With GDP currently at 1.7%, as of the latest estimate, the decline in overall PCE, Goods, and Durable Goods, is very troubling as we anticipate the next couple of quarters ahead. While the pick up in services spending (haircuts, accounting, legal, etc.) is currently keeping the current quarters GDP afloat, service related spending does not lead to substantially stronger economic output in the future. The real economic drivers are the manufacturing of goods, and unfortunately, that is where weakness is developing.
Equipment And Software - A Notable Concern
In the quest to keep employment as low as possible in recent years while maximizing the return of each employee, (the highest costs for businesses are employee related - payroll, benefits, healthcare), the expenditures on equipment and software has boomed since the end of the technology bust. During this century spending on equipment and software has become a significantly greater share of GDP than in the past. When spending in this area declines, it implies that businesses are not only not hiring but also becoming extremely conscious of overall spending. The chart below shows four very important items.
First, I just want to dispel the whole current myth about the importance of a housing recovery relative to the economy. At one point in our history, housing was a very important component of economic growth, currently at a mere 2.6% of GDP, that is no longer the case. So, while we spend billions upon billions of taxpayer dollars trying to bailout homeowners, forgiving bankers of their criminal misdeeds, and not dealing with defunct government agencies all in the name of saving the economy - in reality it has very little effect. Ditto for automobile manufacturing, and the billions of taxpayer dollars wasted on GM, under the lie that without a bailout American auto manufacturing would have been lost.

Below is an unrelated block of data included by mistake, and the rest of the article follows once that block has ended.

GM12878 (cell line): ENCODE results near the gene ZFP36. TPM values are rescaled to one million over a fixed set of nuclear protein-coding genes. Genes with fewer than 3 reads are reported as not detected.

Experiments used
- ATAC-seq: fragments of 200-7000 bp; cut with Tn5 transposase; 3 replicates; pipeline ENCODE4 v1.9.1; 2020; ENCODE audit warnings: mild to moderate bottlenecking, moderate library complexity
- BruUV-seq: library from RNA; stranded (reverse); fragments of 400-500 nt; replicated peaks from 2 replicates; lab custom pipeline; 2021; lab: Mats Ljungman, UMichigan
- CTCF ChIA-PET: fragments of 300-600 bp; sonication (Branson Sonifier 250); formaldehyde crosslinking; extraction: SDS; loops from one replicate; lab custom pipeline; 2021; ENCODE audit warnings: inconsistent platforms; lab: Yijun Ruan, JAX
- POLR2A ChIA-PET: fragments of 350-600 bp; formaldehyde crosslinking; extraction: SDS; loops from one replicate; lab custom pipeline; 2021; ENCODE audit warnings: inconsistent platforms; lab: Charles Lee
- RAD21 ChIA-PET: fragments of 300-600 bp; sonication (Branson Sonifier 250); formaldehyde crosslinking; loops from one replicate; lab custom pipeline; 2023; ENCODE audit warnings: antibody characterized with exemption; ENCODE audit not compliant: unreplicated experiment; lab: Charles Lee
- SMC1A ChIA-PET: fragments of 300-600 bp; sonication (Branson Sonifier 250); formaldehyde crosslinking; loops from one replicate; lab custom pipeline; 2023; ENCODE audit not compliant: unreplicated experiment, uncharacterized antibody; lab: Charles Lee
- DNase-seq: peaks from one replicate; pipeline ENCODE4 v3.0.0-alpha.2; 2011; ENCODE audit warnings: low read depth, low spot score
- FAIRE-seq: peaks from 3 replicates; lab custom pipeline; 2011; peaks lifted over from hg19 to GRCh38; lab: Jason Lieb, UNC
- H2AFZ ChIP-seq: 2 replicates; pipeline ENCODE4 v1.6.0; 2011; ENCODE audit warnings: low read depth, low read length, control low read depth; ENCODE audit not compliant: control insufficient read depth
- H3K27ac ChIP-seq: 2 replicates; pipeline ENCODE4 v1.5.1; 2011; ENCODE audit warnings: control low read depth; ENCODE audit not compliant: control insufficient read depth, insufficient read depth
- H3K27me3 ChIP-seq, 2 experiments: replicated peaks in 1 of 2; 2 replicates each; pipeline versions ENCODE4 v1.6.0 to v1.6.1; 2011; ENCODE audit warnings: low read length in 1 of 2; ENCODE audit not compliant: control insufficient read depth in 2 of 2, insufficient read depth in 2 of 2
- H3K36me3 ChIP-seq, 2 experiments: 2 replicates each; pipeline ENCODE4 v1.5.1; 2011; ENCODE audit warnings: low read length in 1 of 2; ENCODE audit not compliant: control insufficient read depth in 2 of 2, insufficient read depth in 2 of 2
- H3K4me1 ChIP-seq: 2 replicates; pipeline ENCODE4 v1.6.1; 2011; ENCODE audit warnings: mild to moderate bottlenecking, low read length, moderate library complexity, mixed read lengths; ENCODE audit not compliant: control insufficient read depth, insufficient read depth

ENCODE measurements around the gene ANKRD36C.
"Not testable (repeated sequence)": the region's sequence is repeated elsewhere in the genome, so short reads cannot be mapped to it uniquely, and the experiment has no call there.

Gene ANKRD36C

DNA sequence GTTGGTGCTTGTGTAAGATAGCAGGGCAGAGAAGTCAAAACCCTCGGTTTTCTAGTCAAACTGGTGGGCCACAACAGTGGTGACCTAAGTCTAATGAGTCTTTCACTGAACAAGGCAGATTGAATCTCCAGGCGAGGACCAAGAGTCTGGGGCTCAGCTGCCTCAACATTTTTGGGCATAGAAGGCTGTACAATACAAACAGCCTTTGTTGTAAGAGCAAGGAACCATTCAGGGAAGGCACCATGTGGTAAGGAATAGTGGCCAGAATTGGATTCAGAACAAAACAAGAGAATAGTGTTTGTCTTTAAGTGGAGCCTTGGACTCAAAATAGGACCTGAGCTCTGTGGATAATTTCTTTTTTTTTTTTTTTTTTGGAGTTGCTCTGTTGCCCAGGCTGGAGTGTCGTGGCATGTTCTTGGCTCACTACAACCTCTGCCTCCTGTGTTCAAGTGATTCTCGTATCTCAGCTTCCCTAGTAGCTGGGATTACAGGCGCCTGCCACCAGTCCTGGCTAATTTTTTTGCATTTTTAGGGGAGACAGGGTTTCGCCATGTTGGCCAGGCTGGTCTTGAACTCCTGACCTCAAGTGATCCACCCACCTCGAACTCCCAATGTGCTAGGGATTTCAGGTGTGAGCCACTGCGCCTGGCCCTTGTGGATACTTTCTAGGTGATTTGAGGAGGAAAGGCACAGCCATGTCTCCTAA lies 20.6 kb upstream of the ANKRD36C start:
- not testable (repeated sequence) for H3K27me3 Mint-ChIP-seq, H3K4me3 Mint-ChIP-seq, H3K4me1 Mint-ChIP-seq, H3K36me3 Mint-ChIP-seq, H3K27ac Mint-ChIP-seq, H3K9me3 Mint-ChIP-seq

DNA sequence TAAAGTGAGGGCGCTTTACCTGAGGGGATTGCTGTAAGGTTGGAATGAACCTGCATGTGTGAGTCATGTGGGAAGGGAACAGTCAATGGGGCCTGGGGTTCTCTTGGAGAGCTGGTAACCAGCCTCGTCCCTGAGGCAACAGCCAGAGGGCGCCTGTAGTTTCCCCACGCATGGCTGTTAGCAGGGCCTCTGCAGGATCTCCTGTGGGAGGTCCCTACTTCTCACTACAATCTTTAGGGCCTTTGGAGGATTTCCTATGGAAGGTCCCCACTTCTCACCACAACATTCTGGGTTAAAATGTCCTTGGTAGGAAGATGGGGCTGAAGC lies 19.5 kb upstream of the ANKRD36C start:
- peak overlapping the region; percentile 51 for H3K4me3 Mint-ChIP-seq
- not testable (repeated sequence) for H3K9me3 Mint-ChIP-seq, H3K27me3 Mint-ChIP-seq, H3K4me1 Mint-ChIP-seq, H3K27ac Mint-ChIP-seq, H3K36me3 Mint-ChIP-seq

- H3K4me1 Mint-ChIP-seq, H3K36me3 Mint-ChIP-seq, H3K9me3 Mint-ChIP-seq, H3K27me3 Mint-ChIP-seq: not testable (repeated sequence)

The important focus here, however, is watching equipment and software spending as well as exports. As stated above, with exports now making up 40% of corporate profits, and more than 13% of GDP, a decline in exports due to the recession in Europe, and slow down in China, will quickly resonate in the domestic economy. Furthermore, the direction of trend of equipment and software spending is indicative of corporate forecasts about the economy ahead. Cut backs in spending occur as forecasts for economic growth weaken, and concerns about profitability heighten. The chart above clearly shows that both exports and equipment and software spending as a percentage of GDP have declined just prior to the onset of the last two recessions. The recent decline in equipment and software spending may be telling us something.
The Recovery That Wasn't